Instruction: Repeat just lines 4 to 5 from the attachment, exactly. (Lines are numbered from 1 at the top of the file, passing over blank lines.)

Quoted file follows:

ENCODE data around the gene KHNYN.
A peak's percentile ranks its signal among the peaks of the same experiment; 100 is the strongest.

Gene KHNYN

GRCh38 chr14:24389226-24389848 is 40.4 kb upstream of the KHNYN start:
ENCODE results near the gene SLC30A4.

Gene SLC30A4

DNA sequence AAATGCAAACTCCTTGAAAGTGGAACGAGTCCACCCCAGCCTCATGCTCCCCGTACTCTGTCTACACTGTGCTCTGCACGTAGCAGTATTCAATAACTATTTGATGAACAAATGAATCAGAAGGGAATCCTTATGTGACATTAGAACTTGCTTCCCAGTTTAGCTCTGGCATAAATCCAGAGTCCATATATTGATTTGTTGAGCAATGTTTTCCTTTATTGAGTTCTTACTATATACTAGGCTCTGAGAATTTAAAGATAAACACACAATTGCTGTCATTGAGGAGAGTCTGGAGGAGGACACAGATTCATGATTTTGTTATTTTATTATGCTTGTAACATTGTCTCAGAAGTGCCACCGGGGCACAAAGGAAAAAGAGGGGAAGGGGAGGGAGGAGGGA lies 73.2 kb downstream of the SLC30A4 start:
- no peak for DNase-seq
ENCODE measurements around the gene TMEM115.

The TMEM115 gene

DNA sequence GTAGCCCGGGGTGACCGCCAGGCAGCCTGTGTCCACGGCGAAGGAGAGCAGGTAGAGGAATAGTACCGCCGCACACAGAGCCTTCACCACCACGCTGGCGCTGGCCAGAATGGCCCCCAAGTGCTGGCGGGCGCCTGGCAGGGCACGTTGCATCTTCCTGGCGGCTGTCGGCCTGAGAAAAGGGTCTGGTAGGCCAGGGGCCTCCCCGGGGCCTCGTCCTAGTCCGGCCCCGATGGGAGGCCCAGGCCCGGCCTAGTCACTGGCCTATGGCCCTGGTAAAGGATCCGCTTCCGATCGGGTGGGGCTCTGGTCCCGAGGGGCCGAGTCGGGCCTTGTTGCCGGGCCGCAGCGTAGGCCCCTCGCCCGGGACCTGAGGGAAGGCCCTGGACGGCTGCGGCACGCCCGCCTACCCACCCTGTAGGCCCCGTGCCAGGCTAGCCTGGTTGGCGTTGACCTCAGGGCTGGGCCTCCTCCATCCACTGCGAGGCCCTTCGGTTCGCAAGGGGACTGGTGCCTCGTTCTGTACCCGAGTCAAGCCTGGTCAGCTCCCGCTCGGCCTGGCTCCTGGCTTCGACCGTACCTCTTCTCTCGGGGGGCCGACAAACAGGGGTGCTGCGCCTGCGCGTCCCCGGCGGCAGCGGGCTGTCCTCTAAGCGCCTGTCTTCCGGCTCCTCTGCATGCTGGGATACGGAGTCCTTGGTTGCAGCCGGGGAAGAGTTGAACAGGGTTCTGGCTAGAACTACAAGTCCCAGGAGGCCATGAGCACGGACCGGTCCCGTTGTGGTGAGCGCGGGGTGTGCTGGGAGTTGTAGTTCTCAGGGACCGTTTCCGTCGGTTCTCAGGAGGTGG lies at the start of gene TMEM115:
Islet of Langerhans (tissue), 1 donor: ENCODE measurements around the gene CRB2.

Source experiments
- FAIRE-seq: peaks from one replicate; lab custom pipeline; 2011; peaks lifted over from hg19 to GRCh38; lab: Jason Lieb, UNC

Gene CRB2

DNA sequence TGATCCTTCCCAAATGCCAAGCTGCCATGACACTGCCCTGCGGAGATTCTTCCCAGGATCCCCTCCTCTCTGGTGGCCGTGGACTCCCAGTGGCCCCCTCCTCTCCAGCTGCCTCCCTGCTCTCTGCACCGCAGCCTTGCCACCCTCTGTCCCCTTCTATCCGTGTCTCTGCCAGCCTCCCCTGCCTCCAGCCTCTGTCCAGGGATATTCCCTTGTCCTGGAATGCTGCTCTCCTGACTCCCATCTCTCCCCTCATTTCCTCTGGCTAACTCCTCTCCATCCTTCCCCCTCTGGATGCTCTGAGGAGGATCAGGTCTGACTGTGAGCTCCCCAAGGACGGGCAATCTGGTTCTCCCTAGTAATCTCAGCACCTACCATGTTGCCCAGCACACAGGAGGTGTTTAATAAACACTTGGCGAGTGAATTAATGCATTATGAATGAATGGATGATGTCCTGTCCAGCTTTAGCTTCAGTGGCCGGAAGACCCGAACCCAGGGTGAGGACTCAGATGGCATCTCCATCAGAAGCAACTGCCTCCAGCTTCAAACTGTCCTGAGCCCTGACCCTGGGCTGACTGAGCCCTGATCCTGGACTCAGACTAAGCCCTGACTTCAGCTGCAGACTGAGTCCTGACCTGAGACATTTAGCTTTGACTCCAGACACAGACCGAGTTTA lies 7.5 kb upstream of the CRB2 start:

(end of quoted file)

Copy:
GRCh38 chr14:24389226-24389848 is 40.4 kb upstream of the KHNYN start:
ENCODE results near the gene SLC30A4.